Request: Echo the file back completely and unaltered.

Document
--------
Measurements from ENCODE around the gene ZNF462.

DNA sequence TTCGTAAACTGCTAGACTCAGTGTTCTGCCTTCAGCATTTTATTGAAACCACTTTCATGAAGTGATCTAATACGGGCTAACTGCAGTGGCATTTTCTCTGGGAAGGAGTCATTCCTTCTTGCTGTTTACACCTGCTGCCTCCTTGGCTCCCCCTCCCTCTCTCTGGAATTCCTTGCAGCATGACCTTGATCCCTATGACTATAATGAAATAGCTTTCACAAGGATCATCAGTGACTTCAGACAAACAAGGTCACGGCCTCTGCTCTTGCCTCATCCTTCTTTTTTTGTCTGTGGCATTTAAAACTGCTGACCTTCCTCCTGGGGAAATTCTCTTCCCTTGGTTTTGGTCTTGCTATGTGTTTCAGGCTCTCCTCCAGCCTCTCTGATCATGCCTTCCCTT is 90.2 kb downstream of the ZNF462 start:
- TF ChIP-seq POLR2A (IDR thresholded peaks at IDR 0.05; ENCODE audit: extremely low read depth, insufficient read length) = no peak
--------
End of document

Measurements from ENCODE around the gene ZNF462.

DNA sequence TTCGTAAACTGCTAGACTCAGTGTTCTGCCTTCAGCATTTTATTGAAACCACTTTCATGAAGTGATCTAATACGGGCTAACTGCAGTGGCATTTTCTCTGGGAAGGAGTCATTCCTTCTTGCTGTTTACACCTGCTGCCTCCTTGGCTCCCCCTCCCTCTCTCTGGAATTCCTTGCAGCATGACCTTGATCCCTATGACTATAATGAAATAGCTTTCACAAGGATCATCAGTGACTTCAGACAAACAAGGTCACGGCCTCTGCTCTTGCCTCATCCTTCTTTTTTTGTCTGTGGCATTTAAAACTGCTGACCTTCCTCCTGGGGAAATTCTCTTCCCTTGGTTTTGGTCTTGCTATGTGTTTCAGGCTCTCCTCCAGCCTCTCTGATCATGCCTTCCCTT is 90.2 kb downstream of the ZNF462 start:
- TF ChIP-seq POLR2A (IDR thresholded peaks at IDR 0.05; ENCODE audit: extremely low read depth, insufficient read length) = no peak